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highly esteemed. There is a great deal of quaintness and sprightly remark in some of his works.
In Ireland. The Rev. John Thayer, formerly pastor of the Catholick Church, in Boston.
In Prussia. Madame Bethmen, one of the first actresses in Europe.
In Spain. The widow of General Porlier. This is a second instance, in the course of a few months, Madame Labedoyere was the other, of ladies who have died of broken hearts, for the loss of their husbands. Where will the satirists of the sex find a parallel case in their own?
A. B. will find the paper he sent us, left for him as he requested, and a note within, explaining the reasons for its being returned.
The lines sent by Sidney from New Haven, have perplexed us ; we do not understand his object; they are too dull for a jest, and too extravagant to be serious; and as the postage was not paid, we can truly say, that we are at a loss for the uthor's intentions.
A briefe narration of the originall undertakings of the advancement of plantations, into the parts of America, especially shewing the beginning, progress and continuance of that of New-England. Written by the right worshipfull Sir Ferdinando Gorges, Knight and Governour of the Fort and Island of Plymouth in Devonshire. London, printed by E. Brudenell for Nath. Brook at the Angell in Cornhill, 1658.
SIR FERDINANDO GORGES was one of the earliest and most persevering of those gentlemen in England who undertook to colonize this country. His engaging in it, seems to have arisen in part from an accident. Captain Waymouth had been employed by Lord Arundel to attempt the discovery of a North-West passage : while engaged in this, he landed on the shore of Maine, and took away some of the natives. On his arrival at Plymouth Sir Ferdinando Gorges, who was the Governour, to k away three of them which he kept three years, and it was the information or tained from these, that induced him to engage in the scheme of forming a colony. The first effort made by him and his associates was to send a bundred people, who landed and passed the winter at Sagadahock in 1607. The next year Vol. II. No. 6.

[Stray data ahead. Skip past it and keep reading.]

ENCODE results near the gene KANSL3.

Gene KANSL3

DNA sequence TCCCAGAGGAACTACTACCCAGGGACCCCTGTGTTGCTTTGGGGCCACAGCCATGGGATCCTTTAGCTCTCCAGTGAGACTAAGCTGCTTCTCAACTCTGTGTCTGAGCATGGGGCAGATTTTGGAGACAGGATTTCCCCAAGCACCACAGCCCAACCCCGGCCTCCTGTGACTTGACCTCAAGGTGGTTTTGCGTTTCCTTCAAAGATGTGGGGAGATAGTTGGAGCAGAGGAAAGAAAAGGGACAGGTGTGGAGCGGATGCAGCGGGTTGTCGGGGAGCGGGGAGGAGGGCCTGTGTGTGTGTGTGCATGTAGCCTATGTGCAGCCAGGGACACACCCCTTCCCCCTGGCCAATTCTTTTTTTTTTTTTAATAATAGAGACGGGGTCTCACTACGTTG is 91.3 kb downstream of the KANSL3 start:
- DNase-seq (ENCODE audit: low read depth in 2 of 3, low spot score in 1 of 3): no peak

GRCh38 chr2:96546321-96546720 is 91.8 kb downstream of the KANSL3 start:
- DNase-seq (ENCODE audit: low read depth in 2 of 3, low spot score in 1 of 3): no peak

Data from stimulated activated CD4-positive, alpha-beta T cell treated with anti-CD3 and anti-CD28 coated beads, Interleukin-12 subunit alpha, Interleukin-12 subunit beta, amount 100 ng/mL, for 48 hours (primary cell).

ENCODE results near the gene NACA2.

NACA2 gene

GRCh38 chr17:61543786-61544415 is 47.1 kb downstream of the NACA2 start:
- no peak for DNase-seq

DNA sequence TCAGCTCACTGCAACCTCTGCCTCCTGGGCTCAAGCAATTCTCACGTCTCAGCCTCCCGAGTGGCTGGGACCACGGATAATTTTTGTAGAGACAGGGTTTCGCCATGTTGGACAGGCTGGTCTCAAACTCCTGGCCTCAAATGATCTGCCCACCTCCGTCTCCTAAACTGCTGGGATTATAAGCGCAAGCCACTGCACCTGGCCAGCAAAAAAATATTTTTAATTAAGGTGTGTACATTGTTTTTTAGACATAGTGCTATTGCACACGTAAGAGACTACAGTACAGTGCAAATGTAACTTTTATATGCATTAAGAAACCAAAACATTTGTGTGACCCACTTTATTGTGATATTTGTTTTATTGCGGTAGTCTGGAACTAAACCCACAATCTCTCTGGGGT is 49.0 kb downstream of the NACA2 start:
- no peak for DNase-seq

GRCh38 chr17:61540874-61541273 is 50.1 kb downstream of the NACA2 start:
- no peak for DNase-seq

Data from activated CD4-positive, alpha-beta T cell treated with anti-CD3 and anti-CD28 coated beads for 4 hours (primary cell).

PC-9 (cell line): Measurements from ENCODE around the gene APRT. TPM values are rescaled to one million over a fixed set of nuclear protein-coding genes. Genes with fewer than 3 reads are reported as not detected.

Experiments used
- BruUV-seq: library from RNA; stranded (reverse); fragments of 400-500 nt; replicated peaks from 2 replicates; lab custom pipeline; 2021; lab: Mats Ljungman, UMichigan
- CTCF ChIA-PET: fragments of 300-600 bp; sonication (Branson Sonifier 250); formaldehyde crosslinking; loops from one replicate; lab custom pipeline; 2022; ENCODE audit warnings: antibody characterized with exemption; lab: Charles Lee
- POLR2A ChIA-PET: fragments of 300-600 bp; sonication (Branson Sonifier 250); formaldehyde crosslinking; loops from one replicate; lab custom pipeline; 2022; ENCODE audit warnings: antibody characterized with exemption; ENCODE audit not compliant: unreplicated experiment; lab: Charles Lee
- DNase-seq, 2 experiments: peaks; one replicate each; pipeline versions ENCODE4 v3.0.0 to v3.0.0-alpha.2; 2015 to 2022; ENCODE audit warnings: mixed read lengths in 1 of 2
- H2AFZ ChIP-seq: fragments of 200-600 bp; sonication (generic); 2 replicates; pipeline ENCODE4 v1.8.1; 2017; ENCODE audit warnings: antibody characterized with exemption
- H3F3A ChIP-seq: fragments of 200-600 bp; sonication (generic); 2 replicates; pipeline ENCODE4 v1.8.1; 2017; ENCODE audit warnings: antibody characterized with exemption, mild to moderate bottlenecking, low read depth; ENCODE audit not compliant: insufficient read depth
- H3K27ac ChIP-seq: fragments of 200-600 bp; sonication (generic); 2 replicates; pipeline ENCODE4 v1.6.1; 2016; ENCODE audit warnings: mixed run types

they returned home, and it was several years afterwards before the permanent settlement was made at Plymouth. The original company comprehended very extensive grants in their charter. Indeed, at the outset, the whole coast of the United States was divided between two companies, that of Virginia and New-England. These were successively subdivided ; and finally, in 1631, a further division took place, when Sir Ferdinando Gorges received for his share what he calls the Province of Maine, this name owed its origin to him; but his grant took in only a part of that District, and a part of what is now New-Hampshire. We shall make ‘one extract as a specimen of his manner : It does not appear exactly at what time the work was written, but probably about 1632.
6. Chapter 8.” The sending supplies to the Colonie and
the unhappie death of the Lord Cheife Justice (Popham) before their departure.